Assign Every Work Order

When managing maintenance work orders, one of the most important aspects is assigning it to an employee. By doing so, you give responsibility to that employee, which allows them to demonstrate their skills and productivity. If you leave a task unassigned and allow people to volunteer, the task may go unanswered and miss its due date.

Prioritize Work Orders

Knowing what work needs to be done first is critical to productivity in any industry. Maintenance work orders should be given a priority ranking to understand what project needs are urgent and which ones can wait. Without this ranking, employees will tend to complete their jobs in the order they are assigned. This is especially important if emergency repairs or tasks crucial to safety come up.

Keep Work Orders Automated

The best way to manage maintenance work orders is by implementing an automatic system, such as our SAP Plant Maintenance. While pen and paper may have been the old school way of doing things, complex machinery and plants need an automated system to streamline work. An automated system reduces human error and organizes work orders, helping to prioritize them and increase maintenance productivity.

Benefits of Maintenance Work Orders

Maintenance work orders are almost a necessity to keeping plants and companies organized. They allow everyone working to know what work needs to be done, when it needs to be done, and who needs to complete it.

With work orders, you are saving your team time by avoiding unnecessary data gathering that’s already included with the work order, and avoiding downtime on machinery by prolonging the life of it with routine maintenance.

Other benefits of using work orders are:

  • Better task management
  • Strengthened communication between team members
  • Increased worker safety
  • Improved customer satisfaction
  • Enhanced employee productivity and responsibility 

Challenges of Maintenance Work Orders

Without a proper CMMS in place, maintenance work orders can quickly become more of a time-consuming hassle than its perceived perfect solution. Conventional systems are often filled with higher costs, risk, and poor visibility when it comes to what needs to get done. Being aware of these different challenges will help push aside outdated systems and introduce more advanced ones.

Missing Papers

If done manually, there are many steps involved for the maintenance planner including gathering all of the documents linked to the work order, printing, collecting, and finally delivering it. Without a system to compile all of the papers together, there’s a higher probability of missing papers, which can lead to billing and payment errors and delays.

Subject to Errors

Even if your employees have been working on the plant for thirty years, humans are liable to mistakes, especially if they are rushing to fill in a work order. Advanced work order systems can help reduce these errors and provide more accurate information about your equipment.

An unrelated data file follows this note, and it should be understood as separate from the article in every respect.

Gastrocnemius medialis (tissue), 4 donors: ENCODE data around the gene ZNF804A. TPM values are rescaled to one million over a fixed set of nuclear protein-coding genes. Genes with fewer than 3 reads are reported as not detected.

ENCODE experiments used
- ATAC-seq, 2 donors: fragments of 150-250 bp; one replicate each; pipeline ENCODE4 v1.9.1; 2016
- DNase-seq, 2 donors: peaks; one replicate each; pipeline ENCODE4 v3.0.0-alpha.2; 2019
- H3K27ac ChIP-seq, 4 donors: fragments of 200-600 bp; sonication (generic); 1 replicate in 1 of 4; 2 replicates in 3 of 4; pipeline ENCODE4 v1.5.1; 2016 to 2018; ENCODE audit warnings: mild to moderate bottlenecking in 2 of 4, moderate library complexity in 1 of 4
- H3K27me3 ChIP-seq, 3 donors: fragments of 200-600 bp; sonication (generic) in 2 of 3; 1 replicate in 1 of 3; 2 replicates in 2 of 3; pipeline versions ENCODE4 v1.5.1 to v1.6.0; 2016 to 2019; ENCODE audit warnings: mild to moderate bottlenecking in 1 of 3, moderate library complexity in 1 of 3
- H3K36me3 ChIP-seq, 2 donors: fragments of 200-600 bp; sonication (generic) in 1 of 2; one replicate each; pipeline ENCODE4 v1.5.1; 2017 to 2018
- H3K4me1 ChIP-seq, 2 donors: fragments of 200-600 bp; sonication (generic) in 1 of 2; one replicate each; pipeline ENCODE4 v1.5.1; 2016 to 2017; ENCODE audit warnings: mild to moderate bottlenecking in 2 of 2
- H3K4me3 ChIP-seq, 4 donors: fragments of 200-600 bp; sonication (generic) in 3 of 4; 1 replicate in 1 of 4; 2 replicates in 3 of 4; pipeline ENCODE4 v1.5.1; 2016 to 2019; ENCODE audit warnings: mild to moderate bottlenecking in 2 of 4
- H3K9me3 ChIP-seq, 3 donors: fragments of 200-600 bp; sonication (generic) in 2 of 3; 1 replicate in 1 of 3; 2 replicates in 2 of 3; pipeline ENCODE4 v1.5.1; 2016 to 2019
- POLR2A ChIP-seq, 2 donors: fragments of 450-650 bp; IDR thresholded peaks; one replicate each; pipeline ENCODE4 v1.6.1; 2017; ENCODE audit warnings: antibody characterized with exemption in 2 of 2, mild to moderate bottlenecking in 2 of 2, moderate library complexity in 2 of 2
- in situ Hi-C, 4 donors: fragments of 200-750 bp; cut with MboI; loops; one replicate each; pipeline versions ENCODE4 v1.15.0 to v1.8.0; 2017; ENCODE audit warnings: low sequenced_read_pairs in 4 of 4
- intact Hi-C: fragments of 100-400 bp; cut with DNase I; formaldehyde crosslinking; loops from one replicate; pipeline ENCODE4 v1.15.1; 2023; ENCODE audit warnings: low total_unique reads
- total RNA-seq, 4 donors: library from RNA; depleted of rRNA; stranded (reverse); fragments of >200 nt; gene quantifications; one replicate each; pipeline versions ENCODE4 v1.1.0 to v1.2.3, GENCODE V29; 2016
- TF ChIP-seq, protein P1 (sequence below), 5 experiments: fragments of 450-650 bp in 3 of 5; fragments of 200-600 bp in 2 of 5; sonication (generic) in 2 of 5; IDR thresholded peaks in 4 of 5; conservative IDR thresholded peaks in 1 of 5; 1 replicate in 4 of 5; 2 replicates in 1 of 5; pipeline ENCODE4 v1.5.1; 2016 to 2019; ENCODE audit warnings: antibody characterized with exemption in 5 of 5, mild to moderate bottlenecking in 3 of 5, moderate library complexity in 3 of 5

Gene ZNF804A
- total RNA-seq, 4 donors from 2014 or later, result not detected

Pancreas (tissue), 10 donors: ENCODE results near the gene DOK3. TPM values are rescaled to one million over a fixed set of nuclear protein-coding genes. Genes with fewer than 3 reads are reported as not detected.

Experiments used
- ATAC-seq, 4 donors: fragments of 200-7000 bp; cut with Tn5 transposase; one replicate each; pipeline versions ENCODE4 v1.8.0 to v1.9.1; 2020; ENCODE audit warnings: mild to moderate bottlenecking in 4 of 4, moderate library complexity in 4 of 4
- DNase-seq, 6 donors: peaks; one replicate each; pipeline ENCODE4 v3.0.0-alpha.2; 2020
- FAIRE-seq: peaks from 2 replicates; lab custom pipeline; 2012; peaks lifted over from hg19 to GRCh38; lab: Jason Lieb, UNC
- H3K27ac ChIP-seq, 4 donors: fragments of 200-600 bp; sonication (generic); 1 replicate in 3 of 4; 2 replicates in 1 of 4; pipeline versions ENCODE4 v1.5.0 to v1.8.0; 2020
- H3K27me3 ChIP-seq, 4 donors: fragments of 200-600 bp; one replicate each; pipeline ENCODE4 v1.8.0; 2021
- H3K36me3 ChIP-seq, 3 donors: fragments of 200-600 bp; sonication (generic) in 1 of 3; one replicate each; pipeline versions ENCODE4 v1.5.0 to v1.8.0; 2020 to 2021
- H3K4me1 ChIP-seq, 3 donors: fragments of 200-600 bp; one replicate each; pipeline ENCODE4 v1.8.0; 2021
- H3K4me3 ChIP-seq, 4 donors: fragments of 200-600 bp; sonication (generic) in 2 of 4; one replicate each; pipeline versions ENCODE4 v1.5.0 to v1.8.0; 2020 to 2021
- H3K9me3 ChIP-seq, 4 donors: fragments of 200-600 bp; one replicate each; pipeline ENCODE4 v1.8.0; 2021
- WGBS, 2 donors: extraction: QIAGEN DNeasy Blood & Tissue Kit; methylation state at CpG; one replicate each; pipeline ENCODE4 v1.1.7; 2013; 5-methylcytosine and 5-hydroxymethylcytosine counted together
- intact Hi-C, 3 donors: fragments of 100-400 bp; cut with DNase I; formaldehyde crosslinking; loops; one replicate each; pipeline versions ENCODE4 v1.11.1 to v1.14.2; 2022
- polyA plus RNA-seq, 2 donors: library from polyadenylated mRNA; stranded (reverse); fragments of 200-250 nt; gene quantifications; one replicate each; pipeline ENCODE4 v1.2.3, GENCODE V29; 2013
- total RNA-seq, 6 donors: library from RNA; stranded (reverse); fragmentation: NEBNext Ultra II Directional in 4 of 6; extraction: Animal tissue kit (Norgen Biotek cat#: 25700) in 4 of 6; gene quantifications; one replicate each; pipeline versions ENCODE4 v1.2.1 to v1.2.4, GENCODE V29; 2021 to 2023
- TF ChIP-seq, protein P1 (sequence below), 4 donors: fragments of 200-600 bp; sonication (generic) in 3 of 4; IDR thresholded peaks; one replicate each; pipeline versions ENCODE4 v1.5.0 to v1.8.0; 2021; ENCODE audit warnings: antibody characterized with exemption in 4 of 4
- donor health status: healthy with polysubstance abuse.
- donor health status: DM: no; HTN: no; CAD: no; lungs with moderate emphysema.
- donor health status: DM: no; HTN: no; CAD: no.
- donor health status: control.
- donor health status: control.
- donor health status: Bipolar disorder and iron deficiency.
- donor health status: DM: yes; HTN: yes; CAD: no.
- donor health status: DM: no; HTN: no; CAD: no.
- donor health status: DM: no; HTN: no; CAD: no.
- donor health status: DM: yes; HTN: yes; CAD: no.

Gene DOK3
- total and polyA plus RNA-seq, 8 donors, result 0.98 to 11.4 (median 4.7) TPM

Time Consuming

Running a business means time is money , especially if something breaks and results in unwanted downtime and  a loss in profits. Having the right work order system can help speed up response time and prioritize what needs to be done automatically instead of having to sift through all the current work orders by hand.

SAP Plant Maintenance

Seal Systems’ applications can help modernize and automate your work order systems with ease, keeping all of your documents and supporting information in one place. Our SAP Plant Maintenance, a component of the SAP ERP Central Component, assists your plant in maintaining your systems and equipment.

With SAP, you can manage preventative maintenance, repairs, and even keep track of inspections that will help avoid costly breakdowns in the future. It enables the automatic output of SAP plant maintenance forms and decreases downtime of your plant.

When you integrate the SAP plant maintenance module with other SAP ERP central components, such as Production Planning and Distribution, you can create an effective and organized work order process that looks similar to the following:

  • Notify workers of the new work order
  • Request purchase of goods needed for the work order
  • Obtain the parts needed
  • Provide a purchase order
  • Approve the work order
  • Work order is completed
  • Work order is closed

Once the process is completed, Seal Systems will provide a complete output of the work documents and print out, if needed, the entire work order in a single unit. With our system, the time implementing a work package can be reduced by 83%. Using our efficient system will ensure your plant’s maintenance work is organized, up-to-date, and standardized.

If you’re interested in learning whether SAP Plant Maintenance is a good fit for your company, schedule a no-obligation meeting to talk to a member of our team. We’d be happy to discuss the various benefits and ways our software can benefit your business.